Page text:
In 1794 the land committee, under Hugh Finlay*, opened the township lands, even those already under warrant for survey, to new applications for grants. It argued that the original recipients of warrants were mere speculators and that, their warrants having expired, government was free to grant the townships to new petitioners; the latter were mainly Quebec officials and their merchant allies. Gale hinted at “some secret motive” on the part of councillors, and in fact Finlay was later revealed to have conspired to take over townships which American claimants had begun to develop. Gale’s warning that civil unrest in border townships might follow the reopening of lands to new petitioners was answered by Finlay to the effect that American settlers, “with their pernicious principles,” should not be allowed to settle in the province. The council itself introduced obstacles that frustrated even the most loyal and diligent of the original claimants. However, in the spring of 1796 Gale became private secretary to Dorchester’s successor, Robert Prescott*, and he soon won the new head of the colony to his clients’ side; two years later, on Prescott’s recommendation, Home Secretary the Duke of Portland dispatched new regulations authorizing grants to the original claimants based on their investment and progress in promoting settlement. Officials at Quebec protested, and a public conflict developed between the Executive Council and Prescott. The governor’s bitterest critic was Osgoode, whose estimation of Gale took a decided turn for the worse; the “Man of the Woods” was identified as “a Land Jobber” and “a disappointed Land Speculator” busily engaged in stirring up “the Liberty Boys of Vermont.”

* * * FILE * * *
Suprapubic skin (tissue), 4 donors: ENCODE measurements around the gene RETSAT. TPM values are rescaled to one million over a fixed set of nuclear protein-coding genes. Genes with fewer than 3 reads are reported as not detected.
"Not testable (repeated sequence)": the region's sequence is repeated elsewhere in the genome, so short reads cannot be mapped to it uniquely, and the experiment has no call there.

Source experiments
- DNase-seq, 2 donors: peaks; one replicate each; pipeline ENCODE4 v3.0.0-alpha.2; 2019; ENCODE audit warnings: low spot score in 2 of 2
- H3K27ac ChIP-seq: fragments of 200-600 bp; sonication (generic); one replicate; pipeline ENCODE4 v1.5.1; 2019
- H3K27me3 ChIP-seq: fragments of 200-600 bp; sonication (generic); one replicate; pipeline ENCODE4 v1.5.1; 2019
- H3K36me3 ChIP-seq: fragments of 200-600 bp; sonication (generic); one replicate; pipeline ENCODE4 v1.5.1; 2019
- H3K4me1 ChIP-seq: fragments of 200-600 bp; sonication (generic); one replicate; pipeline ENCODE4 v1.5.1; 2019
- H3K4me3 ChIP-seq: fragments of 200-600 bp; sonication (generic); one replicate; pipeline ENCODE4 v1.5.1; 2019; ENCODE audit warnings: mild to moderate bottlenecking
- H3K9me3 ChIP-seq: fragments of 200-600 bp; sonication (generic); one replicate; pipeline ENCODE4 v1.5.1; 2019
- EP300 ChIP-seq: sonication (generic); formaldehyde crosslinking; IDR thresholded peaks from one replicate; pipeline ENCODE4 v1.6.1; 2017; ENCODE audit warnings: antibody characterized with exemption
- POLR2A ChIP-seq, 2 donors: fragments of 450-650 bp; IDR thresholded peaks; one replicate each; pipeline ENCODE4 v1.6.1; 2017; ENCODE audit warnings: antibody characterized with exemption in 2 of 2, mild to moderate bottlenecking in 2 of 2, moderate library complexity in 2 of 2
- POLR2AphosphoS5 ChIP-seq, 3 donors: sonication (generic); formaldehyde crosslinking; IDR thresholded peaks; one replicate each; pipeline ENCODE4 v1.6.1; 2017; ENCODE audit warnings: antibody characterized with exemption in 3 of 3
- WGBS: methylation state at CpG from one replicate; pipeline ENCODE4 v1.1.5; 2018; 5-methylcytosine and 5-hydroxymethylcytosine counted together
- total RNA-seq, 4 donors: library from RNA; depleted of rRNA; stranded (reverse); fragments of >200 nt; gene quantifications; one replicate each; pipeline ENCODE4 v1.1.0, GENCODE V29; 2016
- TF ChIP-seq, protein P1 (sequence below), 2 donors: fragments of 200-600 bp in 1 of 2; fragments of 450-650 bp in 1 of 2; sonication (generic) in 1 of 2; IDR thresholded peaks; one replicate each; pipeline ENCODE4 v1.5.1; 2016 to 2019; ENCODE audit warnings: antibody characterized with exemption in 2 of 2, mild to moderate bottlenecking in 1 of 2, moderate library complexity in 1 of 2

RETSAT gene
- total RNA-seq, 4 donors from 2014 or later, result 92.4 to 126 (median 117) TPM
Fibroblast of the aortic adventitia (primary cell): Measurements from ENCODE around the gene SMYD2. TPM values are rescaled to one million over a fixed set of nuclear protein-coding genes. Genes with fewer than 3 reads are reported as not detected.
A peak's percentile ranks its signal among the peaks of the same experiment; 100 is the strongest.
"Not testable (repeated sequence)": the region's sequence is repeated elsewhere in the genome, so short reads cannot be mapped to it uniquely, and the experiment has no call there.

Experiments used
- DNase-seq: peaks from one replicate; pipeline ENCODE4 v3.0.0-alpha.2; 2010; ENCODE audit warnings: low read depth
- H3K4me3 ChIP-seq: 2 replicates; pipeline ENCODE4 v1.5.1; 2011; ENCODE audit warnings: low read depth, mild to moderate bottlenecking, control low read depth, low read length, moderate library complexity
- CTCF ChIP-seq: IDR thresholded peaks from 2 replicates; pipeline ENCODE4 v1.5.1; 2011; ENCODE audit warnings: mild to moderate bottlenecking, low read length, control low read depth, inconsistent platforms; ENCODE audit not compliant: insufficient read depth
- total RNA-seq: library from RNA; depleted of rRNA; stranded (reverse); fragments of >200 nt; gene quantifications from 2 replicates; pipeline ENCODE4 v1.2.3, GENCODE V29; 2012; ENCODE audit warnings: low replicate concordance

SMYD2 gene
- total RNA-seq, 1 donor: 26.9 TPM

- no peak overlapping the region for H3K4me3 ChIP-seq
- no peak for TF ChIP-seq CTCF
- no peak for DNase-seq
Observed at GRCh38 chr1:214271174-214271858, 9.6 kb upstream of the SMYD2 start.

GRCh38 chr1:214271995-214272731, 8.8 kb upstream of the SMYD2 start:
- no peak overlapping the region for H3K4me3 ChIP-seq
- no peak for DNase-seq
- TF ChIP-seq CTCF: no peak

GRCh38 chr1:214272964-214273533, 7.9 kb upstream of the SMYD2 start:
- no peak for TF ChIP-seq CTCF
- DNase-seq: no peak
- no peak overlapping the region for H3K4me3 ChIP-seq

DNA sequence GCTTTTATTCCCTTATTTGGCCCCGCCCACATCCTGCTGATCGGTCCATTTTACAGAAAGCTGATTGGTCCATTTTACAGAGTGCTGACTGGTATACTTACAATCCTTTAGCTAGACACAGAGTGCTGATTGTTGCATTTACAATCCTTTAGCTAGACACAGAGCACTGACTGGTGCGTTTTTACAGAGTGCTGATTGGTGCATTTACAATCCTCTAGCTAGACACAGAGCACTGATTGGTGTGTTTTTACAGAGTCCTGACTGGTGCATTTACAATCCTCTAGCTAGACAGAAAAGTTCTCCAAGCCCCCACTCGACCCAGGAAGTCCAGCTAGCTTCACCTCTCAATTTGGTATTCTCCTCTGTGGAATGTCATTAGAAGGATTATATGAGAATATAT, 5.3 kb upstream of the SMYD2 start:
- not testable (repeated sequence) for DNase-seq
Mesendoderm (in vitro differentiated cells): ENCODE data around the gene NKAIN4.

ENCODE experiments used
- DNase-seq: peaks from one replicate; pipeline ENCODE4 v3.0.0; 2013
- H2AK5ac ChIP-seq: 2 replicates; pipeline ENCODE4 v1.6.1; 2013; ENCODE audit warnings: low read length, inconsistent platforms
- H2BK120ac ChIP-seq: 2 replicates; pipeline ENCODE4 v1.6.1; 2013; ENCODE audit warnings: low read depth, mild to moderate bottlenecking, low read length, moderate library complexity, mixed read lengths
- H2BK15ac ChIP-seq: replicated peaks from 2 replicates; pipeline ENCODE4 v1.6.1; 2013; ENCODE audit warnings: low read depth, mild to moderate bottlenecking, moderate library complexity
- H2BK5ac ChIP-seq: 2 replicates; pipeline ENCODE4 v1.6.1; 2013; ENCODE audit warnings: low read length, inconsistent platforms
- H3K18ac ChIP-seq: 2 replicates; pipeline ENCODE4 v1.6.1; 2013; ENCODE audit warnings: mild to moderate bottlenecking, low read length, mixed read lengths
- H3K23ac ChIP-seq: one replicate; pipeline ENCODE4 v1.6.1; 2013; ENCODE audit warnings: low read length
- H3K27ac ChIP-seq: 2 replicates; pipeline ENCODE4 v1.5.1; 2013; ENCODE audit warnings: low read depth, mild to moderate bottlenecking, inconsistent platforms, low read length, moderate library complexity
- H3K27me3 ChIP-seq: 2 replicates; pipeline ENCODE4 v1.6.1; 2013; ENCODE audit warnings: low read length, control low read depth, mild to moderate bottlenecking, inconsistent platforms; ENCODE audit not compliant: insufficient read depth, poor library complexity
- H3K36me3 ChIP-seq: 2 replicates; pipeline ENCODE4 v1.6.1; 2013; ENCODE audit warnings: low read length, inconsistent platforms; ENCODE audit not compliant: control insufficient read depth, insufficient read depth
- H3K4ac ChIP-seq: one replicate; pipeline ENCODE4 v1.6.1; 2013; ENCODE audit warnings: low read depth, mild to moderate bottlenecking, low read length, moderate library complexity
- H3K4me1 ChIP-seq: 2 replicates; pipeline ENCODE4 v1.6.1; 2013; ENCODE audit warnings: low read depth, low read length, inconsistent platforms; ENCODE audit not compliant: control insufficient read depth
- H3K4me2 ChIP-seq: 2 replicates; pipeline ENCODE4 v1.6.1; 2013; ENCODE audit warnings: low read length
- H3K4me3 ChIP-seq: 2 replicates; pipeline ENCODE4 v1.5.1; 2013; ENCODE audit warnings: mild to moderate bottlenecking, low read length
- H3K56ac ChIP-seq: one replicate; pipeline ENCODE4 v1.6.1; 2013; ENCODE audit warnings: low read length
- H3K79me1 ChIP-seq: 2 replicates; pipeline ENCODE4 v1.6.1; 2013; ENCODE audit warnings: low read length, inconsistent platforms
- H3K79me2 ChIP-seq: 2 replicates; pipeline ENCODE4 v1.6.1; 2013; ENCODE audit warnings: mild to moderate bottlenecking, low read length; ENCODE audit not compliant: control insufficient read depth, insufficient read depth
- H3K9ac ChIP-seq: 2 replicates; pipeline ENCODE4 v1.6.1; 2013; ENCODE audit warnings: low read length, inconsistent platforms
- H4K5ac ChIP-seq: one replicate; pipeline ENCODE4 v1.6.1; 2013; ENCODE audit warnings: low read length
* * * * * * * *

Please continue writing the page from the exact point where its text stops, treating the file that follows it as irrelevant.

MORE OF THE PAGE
When Prescott was recalled in 1799 Gale accompanied him to England, where he remained for almost three years, lobbying on behalf of the original claimants to ten townships, among whom were Gilbert Hyatt and John Savage. On 5 Feb. 1800 he presented a lengthy petition documenting their progress in colonization. Finding it ignored, in the fall he had a shortened form printed for each privy councillor; it pointed out that of the hundreds of loyalists who had received orders in council for land prior to 1791, only ten or twelve had obtained title, and reiterated suspicions of the personal motives of the executive councillors in rejecting those petitioners of 1792 who had made substantial investments in good faith. In the spring of 1802 Gale’s petition was finally rejected, although the Privy Council did agree that titles should be issued to settlers with location certificates dated prior to 1791. If Gale’s mission had largely failed, his presence in London may well have stimulated the Executive Council to adopt a more generous policy towards his clients. Gale had probably had to cover most of his living expenses, but he had been promised a commission of five per cent on whatever his clients were granted, which presumably he collected.